Ms. Stubenbord, in Walldorf in the Rhein-Neckar district, cats are no longer allowed to roam freely in nature in the southern part of the city until the end of August.


David Lindenfeld


  • Follow I follow

There are crested larks, a species of bird that is threatened with extinction.

Apparently, this was only noticed after the area there had been built on.

A general decree from the district office now stipulates that the cats are no longer allowed to run free from April to the end of August in the area where the crested larks breed.

Since they are ground breeders, the nature conservation authority sees a particular threat from the cats.

The concern is that crested larks will continue to deplete while they raise their young.

Do you understand the approach of the district office, which wants to protect the endangered bird species?

The general decree weighs in a certain way dutifully between nature conservation law and animal welfare law.

It has to be, because both are equal areas of law.

But I think this measure is very stressful for the cats.

If they're used to being out every day, that's a massive limitation.

You can't totally limit this freewheeling from one day to the next.

Especially not for this long.

I think if you balance the interests of larks and cats, or conservation versus animal welfare, a shorter period would be reasonable - three or four weeks, for example, while the young are being raised by their parents and are particularly vulnerable.

Until then, you could leave the cats inside.

But locked up for four months: The animals suffer massively from this.

There are suggestions as to how the suffering might be counteracted...

The alternatives suggested for cat owners are simply not practical.

Paying for cat boarding for four months is expensive.

In order to get cats used to being walked on a leash, they need training.

This can not be done overnight.

And of course, that doesn't replace a cat's freedom: many only go outside to the litter box.

They linger, play and occupy themselves outside - and of course also hunt outside.

Some only come into the house to eat and sleep.

You can't replace that by walking around the street or in the garden with a cat on a leash.

The district office says it depends on "the survival of each individual young bird".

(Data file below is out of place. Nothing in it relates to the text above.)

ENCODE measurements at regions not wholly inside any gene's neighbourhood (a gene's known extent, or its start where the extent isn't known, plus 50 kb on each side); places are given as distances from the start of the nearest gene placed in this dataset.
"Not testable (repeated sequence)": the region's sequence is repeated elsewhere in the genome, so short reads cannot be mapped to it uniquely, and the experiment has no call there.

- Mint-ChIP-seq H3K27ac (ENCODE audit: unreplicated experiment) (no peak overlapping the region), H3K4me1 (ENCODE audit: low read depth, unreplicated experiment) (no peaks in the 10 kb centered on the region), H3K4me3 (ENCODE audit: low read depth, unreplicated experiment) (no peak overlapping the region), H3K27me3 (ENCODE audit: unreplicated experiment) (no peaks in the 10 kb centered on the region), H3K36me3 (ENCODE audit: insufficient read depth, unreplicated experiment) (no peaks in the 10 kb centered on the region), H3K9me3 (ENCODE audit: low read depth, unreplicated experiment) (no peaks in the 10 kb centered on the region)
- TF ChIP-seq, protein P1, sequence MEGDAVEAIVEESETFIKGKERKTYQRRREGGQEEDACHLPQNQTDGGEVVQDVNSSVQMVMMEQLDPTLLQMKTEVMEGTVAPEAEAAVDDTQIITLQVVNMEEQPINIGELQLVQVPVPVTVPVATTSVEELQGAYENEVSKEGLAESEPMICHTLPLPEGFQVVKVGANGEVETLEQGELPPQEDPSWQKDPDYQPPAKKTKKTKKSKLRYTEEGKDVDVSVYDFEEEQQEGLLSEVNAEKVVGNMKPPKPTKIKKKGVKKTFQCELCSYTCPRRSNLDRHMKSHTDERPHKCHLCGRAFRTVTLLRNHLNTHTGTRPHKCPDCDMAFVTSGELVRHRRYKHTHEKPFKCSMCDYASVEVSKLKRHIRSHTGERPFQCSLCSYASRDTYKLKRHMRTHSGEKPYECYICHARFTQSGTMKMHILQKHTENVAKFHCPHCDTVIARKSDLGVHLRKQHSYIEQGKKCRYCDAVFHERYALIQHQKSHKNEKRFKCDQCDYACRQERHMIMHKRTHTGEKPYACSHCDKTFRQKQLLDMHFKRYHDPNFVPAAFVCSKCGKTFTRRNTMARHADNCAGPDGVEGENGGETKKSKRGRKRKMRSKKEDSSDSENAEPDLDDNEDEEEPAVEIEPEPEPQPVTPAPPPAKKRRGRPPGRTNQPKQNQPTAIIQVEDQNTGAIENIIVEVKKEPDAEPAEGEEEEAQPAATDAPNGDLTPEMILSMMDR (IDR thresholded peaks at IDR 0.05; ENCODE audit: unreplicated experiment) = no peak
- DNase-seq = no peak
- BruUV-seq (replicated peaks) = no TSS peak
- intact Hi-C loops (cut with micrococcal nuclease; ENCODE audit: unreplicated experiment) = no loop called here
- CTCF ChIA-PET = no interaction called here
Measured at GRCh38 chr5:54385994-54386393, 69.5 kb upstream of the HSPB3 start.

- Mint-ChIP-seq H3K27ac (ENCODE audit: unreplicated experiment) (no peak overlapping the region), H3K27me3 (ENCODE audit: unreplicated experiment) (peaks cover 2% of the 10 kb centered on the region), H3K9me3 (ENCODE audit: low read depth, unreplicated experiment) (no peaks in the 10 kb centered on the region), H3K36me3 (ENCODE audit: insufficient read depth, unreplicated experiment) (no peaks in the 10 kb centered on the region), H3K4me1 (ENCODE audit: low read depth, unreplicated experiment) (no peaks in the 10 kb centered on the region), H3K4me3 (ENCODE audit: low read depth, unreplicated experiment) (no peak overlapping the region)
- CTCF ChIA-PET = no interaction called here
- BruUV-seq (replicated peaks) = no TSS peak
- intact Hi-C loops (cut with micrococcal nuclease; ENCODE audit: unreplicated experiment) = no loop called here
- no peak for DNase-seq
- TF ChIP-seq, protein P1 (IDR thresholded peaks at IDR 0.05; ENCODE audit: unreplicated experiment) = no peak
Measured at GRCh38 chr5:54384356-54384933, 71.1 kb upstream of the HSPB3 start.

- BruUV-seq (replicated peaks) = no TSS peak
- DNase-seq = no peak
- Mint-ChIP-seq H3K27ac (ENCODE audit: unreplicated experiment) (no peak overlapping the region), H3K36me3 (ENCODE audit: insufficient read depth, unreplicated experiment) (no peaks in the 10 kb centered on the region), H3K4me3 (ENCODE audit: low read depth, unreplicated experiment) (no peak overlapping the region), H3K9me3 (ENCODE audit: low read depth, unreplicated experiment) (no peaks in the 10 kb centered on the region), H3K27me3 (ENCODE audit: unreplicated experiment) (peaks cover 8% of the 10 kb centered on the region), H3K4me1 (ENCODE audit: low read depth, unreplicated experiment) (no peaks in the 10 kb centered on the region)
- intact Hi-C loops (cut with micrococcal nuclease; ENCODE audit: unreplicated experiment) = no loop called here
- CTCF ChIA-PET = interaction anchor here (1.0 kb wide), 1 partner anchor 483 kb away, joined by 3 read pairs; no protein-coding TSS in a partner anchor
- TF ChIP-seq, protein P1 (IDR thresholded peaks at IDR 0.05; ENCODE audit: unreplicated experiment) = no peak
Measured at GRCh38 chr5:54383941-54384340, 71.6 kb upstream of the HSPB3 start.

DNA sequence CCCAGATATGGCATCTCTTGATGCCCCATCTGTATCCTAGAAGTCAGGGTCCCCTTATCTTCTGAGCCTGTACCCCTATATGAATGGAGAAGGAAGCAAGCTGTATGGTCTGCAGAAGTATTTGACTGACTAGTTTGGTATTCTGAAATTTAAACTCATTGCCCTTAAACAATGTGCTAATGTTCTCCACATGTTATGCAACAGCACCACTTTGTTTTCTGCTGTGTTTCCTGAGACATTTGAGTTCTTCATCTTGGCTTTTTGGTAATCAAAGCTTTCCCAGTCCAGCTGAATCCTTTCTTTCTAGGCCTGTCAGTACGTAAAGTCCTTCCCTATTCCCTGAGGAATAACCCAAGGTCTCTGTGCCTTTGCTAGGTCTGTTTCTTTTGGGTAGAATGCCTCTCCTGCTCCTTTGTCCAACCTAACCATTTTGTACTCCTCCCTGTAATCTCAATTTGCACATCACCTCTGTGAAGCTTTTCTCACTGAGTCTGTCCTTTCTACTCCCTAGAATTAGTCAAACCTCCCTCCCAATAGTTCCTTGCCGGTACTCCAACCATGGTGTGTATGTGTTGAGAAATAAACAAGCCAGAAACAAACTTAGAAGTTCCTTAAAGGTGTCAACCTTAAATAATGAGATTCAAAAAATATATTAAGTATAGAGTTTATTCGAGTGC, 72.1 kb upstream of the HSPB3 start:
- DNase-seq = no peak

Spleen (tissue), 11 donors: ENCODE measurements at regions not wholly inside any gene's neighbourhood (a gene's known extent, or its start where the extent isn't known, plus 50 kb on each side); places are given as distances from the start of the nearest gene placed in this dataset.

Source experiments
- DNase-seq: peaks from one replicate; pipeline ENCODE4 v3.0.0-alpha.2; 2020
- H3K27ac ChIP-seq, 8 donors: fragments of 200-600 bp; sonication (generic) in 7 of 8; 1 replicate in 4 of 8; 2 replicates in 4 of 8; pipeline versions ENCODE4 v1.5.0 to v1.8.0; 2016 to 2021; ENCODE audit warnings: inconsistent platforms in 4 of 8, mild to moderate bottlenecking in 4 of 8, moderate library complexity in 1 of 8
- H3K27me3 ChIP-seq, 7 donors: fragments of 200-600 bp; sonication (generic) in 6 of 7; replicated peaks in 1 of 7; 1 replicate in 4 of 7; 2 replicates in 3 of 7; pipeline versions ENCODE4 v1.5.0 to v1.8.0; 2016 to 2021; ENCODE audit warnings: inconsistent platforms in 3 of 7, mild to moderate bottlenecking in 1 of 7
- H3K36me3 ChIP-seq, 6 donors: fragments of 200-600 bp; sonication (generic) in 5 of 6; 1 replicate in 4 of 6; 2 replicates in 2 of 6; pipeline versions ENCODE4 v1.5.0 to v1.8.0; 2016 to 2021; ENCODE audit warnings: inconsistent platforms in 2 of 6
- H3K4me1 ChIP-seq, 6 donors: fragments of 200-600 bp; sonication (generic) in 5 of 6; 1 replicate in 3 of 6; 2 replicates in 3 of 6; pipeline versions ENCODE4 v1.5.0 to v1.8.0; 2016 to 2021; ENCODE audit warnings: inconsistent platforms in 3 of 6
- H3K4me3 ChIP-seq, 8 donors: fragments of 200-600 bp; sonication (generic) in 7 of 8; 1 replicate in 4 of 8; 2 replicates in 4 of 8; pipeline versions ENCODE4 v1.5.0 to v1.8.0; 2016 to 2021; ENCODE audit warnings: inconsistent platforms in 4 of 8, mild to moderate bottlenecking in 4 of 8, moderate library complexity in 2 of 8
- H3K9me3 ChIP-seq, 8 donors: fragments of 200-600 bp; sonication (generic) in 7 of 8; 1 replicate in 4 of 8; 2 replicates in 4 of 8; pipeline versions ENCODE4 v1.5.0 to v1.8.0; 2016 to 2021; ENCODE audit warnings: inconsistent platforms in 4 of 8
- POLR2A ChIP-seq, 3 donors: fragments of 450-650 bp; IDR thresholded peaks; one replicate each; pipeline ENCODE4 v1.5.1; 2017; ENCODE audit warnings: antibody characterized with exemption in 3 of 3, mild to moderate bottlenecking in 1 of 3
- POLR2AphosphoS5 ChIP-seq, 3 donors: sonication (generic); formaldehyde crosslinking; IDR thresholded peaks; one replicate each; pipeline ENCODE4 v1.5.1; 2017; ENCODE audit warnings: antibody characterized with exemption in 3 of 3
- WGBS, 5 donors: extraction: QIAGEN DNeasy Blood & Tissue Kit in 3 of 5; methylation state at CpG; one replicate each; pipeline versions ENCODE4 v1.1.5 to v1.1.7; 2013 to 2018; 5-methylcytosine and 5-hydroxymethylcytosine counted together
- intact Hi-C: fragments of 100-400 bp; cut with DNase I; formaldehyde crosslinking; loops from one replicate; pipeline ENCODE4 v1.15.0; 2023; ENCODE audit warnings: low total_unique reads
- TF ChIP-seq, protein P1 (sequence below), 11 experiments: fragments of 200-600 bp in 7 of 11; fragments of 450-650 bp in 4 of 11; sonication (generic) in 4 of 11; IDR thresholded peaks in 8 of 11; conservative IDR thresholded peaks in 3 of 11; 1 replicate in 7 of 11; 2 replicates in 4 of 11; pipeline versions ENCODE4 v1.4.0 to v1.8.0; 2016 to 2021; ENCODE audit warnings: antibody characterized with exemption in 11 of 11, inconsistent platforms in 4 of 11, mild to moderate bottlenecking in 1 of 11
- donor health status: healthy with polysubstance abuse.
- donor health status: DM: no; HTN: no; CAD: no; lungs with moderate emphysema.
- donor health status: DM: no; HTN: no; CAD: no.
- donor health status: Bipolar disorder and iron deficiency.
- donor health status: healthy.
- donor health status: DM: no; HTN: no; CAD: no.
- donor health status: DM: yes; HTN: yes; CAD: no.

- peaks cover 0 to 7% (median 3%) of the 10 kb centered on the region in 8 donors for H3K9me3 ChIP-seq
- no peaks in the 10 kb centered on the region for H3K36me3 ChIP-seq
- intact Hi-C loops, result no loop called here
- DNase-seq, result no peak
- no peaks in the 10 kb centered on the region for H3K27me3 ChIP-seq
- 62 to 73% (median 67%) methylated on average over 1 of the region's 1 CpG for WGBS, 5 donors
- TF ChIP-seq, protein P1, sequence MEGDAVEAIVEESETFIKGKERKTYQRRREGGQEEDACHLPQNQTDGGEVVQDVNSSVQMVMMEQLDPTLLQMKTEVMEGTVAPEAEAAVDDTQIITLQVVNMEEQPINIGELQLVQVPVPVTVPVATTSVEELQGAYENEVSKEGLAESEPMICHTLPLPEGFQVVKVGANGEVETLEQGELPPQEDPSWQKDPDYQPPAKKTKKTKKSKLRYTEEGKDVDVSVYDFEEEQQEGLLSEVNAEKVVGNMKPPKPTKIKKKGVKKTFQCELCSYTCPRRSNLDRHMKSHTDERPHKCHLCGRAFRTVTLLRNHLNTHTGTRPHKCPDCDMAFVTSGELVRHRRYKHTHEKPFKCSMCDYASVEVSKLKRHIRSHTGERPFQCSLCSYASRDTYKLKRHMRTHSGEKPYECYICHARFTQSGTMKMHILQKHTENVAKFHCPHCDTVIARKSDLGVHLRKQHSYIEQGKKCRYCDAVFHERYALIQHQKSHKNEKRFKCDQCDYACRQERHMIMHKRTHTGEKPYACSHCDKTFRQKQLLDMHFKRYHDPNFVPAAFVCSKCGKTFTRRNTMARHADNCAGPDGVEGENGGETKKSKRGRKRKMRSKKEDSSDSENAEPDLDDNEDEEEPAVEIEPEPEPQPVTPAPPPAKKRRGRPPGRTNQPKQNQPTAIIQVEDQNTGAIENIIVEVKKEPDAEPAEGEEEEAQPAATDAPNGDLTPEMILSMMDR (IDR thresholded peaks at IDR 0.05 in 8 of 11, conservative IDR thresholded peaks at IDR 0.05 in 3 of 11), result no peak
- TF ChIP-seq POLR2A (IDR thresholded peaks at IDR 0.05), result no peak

Isn't there no alternative to the decision?

There is always a high rate of loss of young birds.

By the weather or predators, for example.

In the end, it's not the cat's fault, it's the people's fault.

Cultivation and agricultural policies with their monocultures and pesticides are the reason why many animal species are extinct or threatened with extinction.

It's not always the fox, the crow, or the cat.

They may be the ones who catch the last bird.

It's the fault of the people who build up the landscape.

You can see that in this case too: an area that was previously a home for birds and other animals was built on.

Now there are houses and a road.

The extent of the impact cats have on bird populations is a subject of constant debate.

The Nature Conservation Union also says that the crested lark has largely died out in our country and is not due to the domestic cat - but it is an additional negative factor.

It's always easy to say that the cats are to blame.

But what you shouldn't forget: cats are specialists.

Some never catch a bird, some catch birds, some only catch mice, some lizards.

It's not like cats always catch birds per se.

In the gardens of residential areas, there is often a high density of songbirds.

Rough estimates are that 200 million birds are killed each year, the Nature Conservation Union writes on its website.

Don't birds in Germany just have too small a lobby?

No, I don't think so.

This can also be seen in the bird censuses of the Nature Conservation Union, which are very popular.

Many now feed the birds all year round.

I've noticed time and again that there are now species in the city that I've never seen before: the goldfinch, for example.

In the cities we now have a high density of songbirds.

Biodiversity in the city has increased.